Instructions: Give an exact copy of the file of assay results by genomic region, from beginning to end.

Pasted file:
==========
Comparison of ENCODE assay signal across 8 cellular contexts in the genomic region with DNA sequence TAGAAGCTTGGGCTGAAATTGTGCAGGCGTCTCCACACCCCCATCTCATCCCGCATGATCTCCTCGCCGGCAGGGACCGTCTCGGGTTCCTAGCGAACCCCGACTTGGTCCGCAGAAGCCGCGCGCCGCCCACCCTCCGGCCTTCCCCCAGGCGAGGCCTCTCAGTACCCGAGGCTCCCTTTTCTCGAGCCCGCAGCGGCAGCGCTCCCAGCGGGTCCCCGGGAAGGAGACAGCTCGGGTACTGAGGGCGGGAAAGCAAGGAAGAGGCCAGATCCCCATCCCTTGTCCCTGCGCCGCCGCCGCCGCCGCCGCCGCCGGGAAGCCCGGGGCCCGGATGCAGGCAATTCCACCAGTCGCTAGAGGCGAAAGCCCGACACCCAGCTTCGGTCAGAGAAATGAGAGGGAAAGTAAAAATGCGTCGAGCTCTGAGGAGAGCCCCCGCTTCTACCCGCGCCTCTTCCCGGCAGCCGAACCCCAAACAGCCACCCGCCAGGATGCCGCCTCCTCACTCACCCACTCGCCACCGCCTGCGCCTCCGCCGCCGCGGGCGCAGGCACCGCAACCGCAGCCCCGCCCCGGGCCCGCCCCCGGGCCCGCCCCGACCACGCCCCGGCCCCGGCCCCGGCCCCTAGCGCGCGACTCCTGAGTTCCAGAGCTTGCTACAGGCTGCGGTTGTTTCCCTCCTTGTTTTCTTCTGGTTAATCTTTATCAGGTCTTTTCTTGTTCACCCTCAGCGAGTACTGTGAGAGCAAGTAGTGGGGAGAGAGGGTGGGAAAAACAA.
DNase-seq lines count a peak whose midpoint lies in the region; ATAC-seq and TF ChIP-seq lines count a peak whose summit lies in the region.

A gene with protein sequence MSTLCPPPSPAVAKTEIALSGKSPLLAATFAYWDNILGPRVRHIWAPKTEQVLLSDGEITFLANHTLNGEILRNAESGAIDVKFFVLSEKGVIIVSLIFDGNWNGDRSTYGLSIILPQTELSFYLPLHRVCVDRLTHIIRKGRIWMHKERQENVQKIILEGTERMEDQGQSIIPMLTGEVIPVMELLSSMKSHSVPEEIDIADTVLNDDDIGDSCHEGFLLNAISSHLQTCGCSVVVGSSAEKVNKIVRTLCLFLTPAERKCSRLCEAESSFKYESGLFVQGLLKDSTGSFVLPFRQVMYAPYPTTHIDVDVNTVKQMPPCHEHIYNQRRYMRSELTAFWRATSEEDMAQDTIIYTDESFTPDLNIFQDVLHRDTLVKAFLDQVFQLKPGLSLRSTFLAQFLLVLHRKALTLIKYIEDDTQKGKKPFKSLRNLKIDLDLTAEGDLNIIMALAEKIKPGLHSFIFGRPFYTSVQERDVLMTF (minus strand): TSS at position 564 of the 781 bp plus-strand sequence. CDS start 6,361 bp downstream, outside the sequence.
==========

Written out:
Comparison of ENCODE assay signal across 8 cellular contexts in the genomic region with DNA sequence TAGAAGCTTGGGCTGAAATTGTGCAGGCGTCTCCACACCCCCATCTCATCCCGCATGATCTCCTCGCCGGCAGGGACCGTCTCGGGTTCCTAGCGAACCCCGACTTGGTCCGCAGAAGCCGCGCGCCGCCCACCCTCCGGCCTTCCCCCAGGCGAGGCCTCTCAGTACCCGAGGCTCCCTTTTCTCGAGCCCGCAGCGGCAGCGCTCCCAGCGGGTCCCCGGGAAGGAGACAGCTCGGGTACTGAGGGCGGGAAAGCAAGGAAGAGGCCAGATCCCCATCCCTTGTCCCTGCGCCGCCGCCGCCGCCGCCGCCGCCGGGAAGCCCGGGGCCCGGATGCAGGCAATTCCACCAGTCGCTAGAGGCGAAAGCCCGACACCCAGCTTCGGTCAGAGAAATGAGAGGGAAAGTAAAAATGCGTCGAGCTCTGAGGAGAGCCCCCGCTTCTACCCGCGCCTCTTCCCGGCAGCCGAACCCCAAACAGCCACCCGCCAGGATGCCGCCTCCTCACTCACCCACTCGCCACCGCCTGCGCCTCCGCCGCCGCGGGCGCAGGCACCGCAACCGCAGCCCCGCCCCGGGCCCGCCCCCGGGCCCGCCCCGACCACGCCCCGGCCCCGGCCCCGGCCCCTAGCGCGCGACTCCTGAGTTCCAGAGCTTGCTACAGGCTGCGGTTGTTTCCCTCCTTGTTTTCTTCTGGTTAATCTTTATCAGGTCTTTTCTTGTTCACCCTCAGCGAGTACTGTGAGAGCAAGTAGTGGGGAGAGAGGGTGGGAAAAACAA.
DNase-seq lines count a peak whose midpoint lies in the region; ATAC-seq and TF ChIP-seq lines count a peak whose summit lies in the region.

A gene with protein sequence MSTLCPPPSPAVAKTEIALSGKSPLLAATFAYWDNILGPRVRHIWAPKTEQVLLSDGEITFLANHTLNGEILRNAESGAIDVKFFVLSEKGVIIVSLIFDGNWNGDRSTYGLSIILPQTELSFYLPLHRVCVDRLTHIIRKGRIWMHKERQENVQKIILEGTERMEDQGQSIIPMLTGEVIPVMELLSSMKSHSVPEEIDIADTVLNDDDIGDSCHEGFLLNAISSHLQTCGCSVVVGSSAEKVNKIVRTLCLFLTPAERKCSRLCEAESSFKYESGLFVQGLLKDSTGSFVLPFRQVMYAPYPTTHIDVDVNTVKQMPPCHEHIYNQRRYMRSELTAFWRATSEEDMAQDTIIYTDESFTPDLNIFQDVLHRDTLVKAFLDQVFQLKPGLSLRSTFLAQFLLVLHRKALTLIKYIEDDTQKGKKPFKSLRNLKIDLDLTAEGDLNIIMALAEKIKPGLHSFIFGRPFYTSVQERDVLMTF (minus strand): TSS at position 564 of the 781 bp plus-strand sequence. CDS start 6,361 bp downstream, outside the sequence.